The Bombay High Court has asked the Maharashtra government to frame a fresh policy by November 30 to provide protection to witnesses in the light of its observations and recommendations made by the Law Commission of India.
“Until the new policy is formulated, we direct the State Government to provide immediate protection to the witnesses even at the stage of investigation on a written or an oral prayer made by them or the Investigating Officer,” a division bench headed by Justice Abhay Oka said, in its order on Friday.
The bench was acting suo motu on Public Interest Litigation (PIL).
Picking loopholes in existing policy, the court observed that the term ‘witness’ should include not only those who are going to depose in court but also those who possess information and documents related to any crime.
The court noted that the new policy should have a provision for wider protection measures including protection to family members of witnesses.
The bench observed that the scheme under the State Government Resolution of April 11, 2014, does not deal with witness identity protection. As in the case of the Delhi Scheme, protective measures should include witness identity protection.
Judges noted that as per recommendations of the Law Commission of India, witness protection measures must be taken up right from the stage of investigation even before actual recording of statements under Section 162 of the said Code, until conclusion of trial and even thereafter.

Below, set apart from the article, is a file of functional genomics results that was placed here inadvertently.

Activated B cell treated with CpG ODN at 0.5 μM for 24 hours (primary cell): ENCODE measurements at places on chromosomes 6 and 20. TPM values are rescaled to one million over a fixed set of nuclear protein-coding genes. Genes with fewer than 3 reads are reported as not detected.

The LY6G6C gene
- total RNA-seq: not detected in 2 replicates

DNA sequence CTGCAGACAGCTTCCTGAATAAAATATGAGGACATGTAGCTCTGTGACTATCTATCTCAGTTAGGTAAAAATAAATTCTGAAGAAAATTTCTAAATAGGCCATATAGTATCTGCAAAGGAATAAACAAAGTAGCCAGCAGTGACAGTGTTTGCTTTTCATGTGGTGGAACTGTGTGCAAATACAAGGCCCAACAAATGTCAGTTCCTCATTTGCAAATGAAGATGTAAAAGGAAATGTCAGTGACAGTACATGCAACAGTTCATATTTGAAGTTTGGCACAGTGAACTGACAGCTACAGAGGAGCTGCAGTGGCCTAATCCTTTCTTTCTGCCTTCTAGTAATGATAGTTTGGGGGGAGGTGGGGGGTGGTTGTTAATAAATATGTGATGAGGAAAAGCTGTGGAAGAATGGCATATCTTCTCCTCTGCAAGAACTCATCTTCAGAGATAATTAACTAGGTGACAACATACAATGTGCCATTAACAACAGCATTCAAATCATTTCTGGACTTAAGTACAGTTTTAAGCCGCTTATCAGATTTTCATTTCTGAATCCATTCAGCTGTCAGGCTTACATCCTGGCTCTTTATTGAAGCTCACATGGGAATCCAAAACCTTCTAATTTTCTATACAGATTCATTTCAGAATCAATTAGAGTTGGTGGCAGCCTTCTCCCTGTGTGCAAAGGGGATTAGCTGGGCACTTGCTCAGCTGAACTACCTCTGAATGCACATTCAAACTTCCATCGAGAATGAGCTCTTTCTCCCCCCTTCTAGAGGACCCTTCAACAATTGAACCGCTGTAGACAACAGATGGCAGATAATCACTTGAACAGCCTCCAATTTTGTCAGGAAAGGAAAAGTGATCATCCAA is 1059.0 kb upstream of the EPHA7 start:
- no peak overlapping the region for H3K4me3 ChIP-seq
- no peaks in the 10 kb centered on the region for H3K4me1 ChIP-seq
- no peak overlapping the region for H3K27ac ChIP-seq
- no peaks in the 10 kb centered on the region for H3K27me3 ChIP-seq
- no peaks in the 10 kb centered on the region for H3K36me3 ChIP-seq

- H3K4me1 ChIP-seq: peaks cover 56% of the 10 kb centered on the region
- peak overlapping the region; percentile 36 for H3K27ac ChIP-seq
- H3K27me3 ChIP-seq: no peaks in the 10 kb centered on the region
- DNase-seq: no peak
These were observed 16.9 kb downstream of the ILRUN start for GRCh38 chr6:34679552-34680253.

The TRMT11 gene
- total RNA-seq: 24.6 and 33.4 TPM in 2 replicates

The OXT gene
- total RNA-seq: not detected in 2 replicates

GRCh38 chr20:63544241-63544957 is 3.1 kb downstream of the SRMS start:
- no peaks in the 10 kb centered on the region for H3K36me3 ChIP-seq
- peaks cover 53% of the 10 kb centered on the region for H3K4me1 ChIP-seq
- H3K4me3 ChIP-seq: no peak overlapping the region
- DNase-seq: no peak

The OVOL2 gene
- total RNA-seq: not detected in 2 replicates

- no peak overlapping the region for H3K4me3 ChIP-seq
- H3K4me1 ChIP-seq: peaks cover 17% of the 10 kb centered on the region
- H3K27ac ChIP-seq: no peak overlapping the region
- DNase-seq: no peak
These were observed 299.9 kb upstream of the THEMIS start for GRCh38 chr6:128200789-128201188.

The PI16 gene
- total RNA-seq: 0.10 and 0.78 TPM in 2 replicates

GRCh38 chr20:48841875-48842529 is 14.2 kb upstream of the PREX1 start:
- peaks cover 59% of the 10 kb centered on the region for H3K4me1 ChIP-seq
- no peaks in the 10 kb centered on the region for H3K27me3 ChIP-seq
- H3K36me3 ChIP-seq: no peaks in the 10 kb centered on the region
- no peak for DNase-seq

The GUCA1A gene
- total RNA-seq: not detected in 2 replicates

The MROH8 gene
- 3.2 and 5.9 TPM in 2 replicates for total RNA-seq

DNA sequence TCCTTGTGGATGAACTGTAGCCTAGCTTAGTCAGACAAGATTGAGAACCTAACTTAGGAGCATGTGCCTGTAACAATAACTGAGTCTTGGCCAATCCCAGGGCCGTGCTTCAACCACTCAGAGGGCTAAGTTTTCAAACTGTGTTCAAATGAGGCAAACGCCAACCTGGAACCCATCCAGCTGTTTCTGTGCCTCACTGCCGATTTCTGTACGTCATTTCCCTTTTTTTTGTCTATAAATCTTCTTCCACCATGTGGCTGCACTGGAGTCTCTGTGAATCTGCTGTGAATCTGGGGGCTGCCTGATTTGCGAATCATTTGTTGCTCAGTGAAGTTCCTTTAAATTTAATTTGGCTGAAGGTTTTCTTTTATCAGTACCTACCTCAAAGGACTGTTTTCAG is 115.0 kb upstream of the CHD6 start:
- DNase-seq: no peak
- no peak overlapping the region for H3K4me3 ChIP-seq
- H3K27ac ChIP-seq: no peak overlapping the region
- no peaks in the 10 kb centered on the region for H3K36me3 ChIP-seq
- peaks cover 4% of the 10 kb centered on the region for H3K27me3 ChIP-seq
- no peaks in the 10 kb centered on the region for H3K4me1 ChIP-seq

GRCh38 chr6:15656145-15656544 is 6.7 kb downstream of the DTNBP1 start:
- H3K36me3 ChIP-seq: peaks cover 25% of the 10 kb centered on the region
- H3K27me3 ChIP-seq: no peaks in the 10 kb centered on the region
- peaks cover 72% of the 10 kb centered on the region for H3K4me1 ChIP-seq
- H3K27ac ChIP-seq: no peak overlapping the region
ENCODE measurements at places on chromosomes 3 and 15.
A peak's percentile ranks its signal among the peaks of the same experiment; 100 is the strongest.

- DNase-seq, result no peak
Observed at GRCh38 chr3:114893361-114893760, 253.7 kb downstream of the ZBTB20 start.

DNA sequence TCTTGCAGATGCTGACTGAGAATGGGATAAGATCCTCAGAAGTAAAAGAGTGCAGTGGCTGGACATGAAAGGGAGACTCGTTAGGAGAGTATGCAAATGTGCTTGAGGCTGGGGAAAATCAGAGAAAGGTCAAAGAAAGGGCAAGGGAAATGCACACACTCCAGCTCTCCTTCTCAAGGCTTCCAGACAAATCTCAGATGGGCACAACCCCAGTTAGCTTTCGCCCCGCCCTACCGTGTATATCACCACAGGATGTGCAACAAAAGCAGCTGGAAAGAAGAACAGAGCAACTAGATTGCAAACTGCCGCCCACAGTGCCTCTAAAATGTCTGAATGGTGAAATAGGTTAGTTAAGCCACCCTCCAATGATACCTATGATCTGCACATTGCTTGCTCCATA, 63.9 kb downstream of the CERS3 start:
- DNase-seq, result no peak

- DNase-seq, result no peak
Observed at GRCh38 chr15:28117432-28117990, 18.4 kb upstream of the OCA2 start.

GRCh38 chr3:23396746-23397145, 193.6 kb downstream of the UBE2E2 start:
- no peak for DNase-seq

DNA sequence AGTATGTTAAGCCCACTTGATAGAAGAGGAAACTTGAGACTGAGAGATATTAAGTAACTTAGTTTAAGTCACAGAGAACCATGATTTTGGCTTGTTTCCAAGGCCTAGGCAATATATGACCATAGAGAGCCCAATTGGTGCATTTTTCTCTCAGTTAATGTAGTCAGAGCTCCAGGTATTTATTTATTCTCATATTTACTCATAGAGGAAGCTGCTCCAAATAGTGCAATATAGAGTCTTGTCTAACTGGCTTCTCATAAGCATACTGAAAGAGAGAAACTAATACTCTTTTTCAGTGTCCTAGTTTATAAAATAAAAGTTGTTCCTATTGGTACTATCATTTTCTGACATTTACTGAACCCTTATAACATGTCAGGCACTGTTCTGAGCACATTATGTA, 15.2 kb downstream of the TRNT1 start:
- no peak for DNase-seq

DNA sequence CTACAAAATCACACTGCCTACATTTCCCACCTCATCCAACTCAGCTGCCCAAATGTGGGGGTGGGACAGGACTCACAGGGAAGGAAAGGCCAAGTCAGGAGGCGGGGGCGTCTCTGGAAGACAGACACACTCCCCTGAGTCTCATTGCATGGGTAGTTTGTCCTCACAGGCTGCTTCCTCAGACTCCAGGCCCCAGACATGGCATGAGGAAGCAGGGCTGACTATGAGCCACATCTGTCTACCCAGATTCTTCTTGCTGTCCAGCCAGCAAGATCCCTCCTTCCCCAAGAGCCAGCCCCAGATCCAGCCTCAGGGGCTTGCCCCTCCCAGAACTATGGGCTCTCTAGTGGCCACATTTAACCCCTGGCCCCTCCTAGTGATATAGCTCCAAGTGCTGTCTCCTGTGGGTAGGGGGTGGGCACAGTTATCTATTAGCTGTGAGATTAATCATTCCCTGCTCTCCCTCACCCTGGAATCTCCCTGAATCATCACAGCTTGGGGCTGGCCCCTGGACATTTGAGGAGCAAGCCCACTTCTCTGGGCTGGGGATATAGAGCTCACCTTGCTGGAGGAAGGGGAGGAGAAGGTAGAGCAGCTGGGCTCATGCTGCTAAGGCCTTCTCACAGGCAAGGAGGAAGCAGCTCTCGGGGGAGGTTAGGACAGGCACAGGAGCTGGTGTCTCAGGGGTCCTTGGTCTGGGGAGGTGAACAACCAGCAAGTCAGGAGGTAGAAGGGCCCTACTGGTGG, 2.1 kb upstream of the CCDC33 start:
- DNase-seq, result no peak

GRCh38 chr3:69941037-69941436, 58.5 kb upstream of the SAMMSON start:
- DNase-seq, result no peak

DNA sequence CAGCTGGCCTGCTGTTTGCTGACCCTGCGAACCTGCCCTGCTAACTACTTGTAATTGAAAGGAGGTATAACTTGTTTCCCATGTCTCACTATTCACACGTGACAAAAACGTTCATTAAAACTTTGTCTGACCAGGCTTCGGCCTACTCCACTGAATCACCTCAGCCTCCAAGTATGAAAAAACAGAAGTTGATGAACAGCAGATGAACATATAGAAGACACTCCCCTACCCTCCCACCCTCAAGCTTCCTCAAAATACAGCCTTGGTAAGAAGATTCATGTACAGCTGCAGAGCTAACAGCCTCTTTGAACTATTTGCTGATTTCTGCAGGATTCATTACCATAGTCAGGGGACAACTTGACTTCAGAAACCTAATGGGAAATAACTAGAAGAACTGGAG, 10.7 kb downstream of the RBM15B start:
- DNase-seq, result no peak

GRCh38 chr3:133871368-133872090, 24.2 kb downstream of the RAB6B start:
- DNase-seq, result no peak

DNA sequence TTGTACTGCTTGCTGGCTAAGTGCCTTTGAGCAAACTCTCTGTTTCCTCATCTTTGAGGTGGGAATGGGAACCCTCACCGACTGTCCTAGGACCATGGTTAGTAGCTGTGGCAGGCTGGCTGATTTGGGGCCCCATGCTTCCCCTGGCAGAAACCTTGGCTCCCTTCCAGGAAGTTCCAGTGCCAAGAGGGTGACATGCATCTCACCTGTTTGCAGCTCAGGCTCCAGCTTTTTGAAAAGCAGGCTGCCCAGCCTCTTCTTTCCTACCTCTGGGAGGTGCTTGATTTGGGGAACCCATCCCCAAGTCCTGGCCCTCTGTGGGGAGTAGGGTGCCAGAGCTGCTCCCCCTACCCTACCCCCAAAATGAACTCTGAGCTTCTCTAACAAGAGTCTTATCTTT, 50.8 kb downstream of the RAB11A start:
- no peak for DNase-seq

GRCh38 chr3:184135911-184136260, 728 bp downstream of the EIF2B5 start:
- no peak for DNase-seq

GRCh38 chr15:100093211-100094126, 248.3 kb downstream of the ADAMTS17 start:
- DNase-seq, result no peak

The bench opined that the investigating officer should apply his mind before summoning a witness to record a statement on the question if the witness needed protection. If the witness does not need protection, according to him, the officer should record it in the case diary, the bench said.
The court also suggested that a provision should be made to ensure that in a given case, the protection should continue even after disposal of trial or the appeal. Besides, the state should consider creating a separate dedicated fund to finance adoption of various protection measures.
The bench said that ‘Delhi Witness Protection Scheme’ includes provisions which define protection as a wider concept than granting mere protection to witnesses. The definition of witness under the Delhi Scheme includes persons in possession of information or documents about any crime.
The 198th Report of Law Commission of India on Witness Identity Protection and Witness Protection Programmes clearly records that witness protection is necessary even at the stage of investigation. The report says that witness identity protection is a matter of necessity, the bench noted.
In some cases, police officers disclose to the media what witnesses revealed, even during the process of investigations. Though the police may not disclose the names of witnesses, identities of witnesses or the identities of complainants or victims, these details could be easily ascertained, from whatever is disclosed to the media, the bench observed.
“In fact, we find that while framing the policy under the said Government Resolution dated April 11, 2014, the state government has completely glossed over the 198th Report of the Law Commission of India on the Witness Identity Protection and Witness Protection Programmes,” the bench said.